In 2017, Javaka Steptoe became the first author/illustrator to win the Randolph Caldecott Medal and the Coretta Scott King Illustrator Award for the same book in the same year. Two works of Steptoe’s will be featured in the exhibition, Telling A People’s Story, from his award-winning book, Radiant Child. The exhibition will also house a work from Stevie, by John Steptoe, Javaka’s late father.
Steptoe’s works are collages involving many mediums: “…collage is a means of survival. It is how Black folks survived four hundred years of oppression, taking the scraps of life and transforming them into art forms” (Steptoe). Steptoe challenges traditional notions of African-American art and centers his works around past histories by using family as a recurring theme.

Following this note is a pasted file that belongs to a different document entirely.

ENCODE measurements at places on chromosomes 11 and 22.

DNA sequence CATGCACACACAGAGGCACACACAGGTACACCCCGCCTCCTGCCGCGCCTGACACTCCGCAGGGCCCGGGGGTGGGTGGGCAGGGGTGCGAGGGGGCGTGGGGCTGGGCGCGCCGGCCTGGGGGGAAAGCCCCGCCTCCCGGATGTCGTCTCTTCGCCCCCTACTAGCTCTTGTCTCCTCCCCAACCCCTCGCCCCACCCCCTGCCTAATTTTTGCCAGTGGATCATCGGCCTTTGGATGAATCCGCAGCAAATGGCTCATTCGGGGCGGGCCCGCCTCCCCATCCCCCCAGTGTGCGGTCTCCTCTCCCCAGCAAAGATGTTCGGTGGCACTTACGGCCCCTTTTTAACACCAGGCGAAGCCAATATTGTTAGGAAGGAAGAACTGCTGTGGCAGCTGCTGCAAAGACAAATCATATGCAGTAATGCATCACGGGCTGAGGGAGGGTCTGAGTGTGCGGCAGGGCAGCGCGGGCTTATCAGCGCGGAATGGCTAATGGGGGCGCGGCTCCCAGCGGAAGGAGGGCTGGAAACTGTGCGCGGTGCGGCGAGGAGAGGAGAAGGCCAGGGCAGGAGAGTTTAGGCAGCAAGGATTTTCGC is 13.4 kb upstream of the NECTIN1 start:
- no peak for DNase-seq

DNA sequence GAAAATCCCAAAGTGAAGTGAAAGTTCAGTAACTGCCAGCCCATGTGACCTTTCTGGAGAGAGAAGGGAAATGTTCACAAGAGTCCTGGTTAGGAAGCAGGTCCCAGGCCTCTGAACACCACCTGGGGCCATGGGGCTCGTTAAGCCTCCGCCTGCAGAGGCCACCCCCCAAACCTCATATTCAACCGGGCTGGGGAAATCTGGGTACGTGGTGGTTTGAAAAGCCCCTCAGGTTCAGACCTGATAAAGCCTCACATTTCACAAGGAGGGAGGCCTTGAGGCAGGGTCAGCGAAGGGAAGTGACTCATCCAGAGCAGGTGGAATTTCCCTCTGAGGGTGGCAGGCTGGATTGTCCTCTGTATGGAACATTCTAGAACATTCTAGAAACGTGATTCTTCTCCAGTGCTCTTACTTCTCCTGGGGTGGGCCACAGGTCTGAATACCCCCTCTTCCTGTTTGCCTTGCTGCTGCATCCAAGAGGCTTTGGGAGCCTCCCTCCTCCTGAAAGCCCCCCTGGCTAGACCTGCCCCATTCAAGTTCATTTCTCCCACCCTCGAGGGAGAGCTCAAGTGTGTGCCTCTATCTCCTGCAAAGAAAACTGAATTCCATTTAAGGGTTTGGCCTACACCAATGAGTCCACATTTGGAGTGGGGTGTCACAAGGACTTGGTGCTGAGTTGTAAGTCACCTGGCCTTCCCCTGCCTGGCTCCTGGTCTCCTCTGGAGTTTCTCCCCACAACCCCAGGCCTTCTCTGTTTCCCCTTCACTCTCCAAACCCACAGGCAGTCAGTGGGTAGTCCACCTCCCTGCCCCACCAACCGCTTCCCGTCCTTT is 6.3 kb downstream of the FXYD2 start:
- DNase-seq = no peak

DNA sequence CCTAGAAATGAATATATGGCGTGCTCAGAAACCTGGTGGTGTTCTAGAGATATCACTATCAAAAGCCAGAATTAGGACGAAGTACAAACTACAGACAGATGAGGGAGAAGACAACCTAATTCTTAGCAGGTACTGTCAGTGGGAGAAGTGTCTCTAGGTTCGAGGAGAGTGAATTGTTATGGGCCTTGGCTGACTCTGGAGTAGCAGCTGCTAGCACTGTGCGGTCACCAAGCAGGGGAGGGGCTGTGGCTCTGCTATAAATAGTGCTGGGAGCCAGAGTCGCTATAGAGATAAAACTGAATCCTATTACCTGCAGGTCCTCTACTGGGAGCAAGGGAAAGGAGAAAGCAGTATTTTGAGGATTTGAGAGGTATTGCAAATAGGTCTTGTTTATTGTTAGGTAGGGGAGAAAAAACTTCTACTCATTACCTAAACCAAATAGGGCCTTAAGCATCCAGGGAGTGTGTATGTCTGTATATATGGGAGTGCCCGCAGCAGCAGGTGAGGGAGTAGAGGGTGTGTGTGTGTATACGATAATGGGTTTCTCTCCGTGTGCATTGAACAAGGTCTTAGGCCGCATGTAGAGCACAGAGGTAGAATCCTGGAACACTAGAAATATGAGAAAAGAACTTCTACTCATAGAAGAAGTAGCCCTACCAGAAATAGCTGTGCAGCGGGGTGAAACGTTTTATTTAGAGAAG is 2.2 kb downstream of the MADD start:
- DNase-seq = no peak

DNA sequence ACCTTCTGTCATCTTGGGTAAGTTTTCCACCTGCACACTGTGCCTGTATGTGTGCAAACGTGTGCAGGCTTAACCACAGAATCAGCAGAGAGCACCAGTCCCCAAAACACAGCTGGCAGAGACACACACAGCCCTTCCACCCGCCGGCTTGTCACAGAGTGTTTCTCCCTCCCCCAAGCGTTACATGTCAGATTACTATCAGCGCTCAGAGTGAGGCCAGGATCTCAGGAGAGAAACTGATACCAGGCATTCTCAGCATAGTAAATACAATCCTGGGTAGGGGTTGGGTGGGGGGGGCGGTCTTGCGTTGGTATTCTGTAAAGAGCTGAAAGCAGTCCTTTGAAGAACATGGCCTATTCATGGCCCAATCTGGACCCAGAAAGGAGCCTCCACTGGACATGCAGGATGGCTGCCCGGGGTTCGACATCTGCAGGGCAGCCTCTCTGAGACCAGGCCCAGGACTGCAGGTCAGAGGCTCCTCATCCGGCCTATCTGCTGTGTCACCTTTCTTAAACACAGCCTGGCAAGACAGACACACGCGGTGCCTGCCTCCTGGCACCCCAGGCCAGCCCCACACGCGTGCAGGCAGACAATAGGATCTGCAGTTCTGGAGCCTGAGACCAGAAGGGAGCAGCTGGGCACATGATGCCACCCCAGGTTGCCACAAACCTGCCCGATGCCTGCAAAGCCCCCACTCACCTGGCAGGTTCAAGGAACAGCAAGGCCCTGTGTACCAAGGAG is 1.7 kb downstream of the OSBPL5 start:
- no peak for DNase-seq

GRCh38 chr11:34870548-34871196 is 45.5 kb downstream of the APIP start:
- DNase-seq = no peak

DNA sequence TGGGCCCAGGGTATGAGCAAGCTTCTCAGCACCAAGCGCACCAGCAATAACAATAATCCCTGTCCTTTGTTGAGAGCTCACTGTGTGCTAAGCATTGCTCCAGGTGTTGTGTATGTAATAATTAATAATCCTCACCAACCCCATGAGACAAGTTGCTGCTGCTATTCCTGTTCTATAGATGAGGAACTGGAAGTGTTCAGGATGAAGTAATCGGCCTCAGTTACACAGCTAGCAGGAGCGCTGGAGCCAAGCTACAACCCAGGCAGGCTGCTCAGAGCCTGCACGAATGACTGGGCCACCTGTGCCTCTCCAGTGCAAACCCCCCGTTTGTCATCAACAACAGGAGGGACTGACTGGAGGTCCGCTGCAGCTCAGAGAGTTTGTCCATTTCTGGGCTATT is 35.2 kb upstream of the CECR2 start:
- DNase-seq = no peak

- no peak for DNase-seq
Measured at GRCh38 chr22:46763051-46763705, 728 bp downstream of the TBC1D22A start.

Even if you may not be from the same background, Steptoe wants you to connect with his works and be able to draw parallels to your own life.
Steptoe earned his Bachelor of Fine Arts degree from The Cooper Union for the Advancement of Science and Art. Steptoe can be found at schools, libraries and conferences across the country spreading education about art, children’s illustrations, and the black community.
Steptoe’s illustrations can be found in 13 different children’s books, his most popular being Radiant Child and In Daddy’s Arms I am Tall. To hear Steptoe talk about his career and what it means to be an illustrator of African-American themed books, come to the art museum Thursday, April 19, 1:15-2pm. To learn more about Steptoe and his works visit his website.
Source(s): Steptoe, Javaka. Javaka Steptoe | Illustration & Fine Arts, www.javaka.com/index.html.